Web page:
But, the series did raise some very interesting questions about TPP. You may remember that TPP was given a million dollar donation shortly before the mid-term elections to help with the get out the vote efforts. Jenny Beth Martin, the head of TPP had said in quite a few interviews after the donation became public said that money would be filtered down to the local groups in order to help with the efforts.
The writer has found many local group heads that have said that never happened, although it was promised. It also has interviewed a few former leaders within the organization that have some serious issues with Jenny Beth Martin and Mark Meckler. In most cases the money from the donations came with the price tag of turning over the lists of the local groups. Some of the leaders and coordinators of the local groups have voiced some serious concerns with the fundraising groups that they have decided to align themselves with and the contracts that they have signed. By turning over the local lists, the names have been given to these high level fundraising groups, which has raised the hackles of some local coordinators and just plain members.
Having been in the fundraising field for more than a decade I can tell you first hand that there are many groups out there that have terrible reputations and keep a much larger percentage for themselves then what is needed in order to still be a profitable business. It seems that many of the fundraisers that they are using are very cozy with the GOP establishment. Not that is not necessarily in and of itself a bad thing, but it could give an impression that isn't going to be favorable to many of the grassroots activists.
The MDS deal with TPP is anything but cheap. Documents filed with the Colorado secretary of state indicate that MDS will keep at least 70 percent of the money it raises—nearly $3 out of every $4. In 2005, California's attorney general released a report (PDF) showing that MDS was among a number of fundraising companies that returned less than 15 percent of what they raised to some of the charities they worked for. Out of more than $585,000 MDS pulled in for the Concerned Women for America, for instance, not a dime went back to the nonprofit group, according to the report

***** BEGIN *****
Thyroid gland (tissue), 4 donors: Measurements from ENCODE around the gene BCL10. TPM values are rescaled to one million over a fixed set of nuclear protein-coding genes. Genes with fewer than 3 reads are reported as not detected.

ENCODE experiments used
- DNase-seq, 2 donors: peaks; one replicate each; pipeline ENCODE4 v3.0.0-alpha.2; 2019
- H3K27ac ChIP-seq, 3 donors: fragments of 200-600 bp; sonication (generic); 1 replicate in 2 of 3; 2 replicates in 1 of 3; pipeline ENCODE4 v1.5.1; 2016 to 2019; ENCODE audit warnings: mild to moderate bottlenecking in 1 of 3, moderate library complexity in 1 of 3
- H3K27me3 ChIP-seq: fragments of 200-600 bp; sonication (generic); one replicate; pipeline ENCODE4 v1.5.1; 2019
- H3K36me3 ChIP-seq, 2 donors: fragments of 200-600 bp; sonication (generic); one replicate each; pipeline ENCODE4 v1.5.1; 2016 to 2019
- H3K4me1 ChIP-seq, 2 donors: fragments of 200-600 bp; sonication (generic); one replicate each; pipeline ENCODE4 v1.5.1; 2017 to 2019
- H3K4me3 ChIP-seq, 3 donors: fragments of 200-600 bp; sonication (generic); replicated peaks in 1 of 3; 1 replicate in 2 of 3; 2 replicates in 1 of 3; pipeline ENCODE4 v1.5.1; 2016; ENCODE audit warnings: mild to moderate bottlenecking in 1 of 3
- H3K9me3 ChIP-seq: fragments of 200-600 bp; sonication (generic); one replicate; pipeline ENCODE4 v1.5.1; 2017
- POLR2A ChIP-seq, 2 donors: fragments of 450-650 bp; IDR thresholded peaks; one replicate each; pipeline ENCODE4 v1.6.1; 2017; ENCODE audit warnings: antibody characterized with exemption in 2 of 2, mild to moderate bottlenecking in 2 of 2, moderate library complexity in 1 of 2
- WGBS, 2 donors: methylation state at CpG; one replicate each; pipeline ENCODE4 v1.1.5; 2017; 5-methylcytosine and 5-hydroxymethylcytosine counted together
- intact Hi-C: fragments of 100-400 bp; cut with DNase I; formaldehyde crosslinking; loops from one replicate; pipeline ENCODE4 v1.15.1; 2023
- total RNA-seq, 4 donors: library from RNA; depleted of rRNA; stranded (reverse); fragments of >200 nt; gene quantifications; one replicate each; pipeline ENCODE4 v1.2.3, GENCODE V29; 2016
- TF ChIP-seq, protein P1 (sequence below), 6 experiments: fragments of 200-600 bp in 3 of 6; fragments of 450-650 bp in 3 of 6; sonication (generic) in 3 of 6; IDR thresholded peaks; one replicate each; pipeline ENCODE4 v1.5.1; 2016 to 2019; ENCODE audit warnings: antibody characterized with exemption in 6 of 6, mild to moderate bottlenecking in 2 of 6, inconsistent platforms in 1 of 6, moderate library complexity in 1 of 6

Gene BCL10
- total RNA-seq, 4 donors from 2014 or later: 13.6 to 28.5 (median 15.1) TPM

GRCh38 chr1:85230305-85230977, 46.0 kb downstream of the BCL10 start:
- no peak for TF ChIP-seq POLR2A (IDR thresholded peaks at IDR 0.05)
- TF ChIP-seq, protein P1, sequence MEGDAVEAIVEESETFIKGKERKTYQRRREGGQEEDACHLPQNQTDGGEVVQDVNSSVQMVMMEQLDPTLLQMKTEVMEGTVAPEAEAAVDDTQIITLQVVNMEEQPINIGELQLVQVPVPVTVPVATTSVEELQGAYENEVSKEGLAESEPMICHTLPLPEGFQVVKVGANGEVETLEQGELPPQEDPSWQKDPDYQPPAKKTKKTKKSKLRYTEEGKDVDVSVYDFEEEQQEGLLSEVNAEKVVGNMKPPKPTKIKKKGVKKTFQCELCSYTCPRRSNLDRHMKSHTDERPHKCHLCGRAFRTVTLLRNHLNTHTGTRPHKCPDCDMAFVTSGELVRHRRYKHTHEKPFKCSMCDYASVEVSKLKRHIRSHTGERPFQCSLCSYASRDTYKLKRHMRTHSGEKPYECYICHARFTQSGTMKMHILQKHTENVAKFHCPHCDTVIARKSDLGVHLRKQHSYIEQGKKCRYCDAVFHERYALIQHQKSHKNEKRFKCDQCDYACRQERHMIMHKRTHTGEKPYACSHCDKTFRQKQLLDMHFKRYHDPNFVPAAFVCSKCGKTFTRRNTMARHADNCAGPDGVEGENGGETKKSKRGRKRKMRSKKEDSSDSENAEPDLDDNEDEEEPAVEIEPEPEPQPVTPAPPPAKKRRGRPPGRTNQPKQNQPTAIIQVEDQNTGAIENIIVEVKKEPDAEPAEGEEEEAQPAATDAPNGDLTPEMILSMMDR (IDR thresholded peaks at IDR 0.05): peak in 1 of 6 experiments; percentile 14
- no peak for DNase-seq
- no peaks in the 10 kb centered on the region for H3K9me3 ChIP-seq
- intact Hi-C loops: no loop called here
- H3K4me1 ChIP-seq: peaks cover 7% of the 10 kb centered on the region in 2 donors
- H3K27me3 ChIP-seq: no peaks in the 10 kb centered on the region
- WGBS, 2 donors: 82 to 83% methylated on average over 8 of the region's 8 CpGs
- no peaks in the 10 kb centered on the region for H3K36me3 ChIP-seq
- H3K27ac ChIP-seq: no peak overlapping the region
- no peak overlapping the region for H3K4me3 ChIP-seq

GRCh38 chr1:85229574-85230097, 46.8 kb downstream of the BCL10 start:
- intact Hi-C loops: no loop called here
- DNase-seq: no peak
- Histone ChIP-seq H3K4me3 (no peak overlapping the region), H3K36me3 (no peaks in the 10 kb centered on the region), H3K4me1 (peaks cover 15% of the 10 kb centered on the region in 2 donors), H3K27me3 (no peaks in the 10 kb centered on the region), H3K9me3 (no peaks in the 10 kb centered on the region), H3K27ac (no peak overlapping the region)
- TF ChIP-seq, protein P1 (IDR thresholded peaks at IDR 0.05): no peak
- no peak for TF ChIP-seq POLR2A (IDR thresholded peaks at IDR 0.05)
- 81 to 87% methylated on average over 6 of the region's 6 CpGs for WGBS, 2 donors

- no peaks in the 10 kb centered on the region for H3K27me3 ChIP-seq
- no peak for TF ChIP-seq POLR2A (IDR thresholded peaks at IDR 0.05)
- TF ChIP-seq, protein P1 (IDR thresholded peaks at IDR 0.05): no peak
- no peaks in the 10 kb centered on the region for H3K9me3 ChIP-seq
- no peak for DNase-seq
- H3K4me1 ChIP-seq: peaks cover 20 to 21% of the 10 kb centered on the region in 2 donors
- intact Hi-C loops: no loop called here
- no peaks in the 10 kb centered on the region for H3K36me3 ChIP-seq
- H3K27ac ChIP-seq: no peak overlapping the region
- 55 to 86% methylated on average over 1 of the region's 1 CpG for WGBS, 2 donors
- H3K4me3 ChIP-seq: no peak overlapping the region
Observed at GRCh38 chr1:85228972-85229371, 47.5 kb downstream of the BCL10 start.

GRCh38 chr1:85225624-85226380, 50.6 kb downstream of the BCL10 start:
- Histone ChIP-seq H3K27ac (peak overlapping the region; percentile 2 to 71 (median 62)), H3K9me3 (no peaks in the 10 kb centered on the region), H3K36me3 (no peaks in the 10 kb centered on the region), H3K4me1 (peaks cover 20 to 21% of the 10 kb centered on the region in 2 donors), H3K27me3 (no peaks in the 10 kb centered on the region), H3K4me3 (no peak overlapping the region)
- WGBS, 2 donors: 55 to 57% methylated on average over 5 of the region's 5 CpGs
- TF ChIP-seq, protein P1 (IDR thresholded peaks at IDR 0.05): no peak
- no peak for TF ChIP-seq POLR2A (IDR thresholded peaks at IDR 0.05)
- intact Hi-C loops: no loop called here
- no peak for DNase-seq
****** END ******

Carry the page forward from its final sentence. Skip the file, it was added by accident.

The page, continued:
Jenny Beth Martin is making a salary of $6,000 per month and it also seems has an expense account that pays for her travels across the country. For this amount of money it would seem that many of these tea party groups are a little unhappy with how they have handled their non-profit status. They have filed for 501 (C)4 status. This is basically a lobbying group. They can participate in elections and work for specific candidates but that work is not tax deductible. The upside to using this status is that they are under no legal obligation to release donor information. Which for an organization that has such media scrutiny it allows people to feel that they can give money without their names being released to a sometimes hostile media, the problem is that even people within the organization can't find out information on the donor lists. An organization that has called for transparency has chosen one of the least transparent ways of dealing with its finances.
This has led many grassroots activists to question the motives of some involved. TPP is also getting a reputation of dismissing any local group that questions anything about the finances of the group. Jenny Beth's husband is also involved in the group and he has a trouble background when it comes to finances and has had some serious issues with the IRS which was in part of what destroyed his business. It is very hard to say if his business failed due to any other reason other than the economy going south several years ago. Heavens knows that many businesses went belly up over the past three years through no fault of the owners. But some grassroots activists are asking why would someone who has a background of not paying his taxes is involved with an organization that has yet to file any IRS disclosure forms. It has made some leery.
Mother Jones has also found some former paid employees who were offered great sums of money in return for signing non disclosure agreements. Obviously they refused the $20,000 payments and have spoken to members of the press with their concerns with how the money is being used. Some feel that Martin and Meckel are more interested in making money and fame for themselves then they are in the true message of The Tea Party.
It is very likely that in a movement of political novices that egos get bruised and just plain personalities have gotten in the way and have caused misunderstandings. But it is possible that some or maybe even all of what Mother Jones is saying is true. My recommendation would be for people to give at the more local level and keep on eye on the people who are in charge. The Tea Party has potential to become a powerful force in the next presidential election. It also has the potential to be hi-jacked by people who are looking to take advantage of people who are just interested in helping their country and are sincerely worried about the direction we are taking. Just remember if something doesn't feel right, ask questions. Transparency within The Tea Party movement shouldn't be any different than what we are asking of our government officials. There are some Tea Party groups who are living up to these standards, one has gone as far as to keep it financial records online for anyone to see. If we are going to give our money to these groups, we should be expecting them to live by the practices that they are preaching.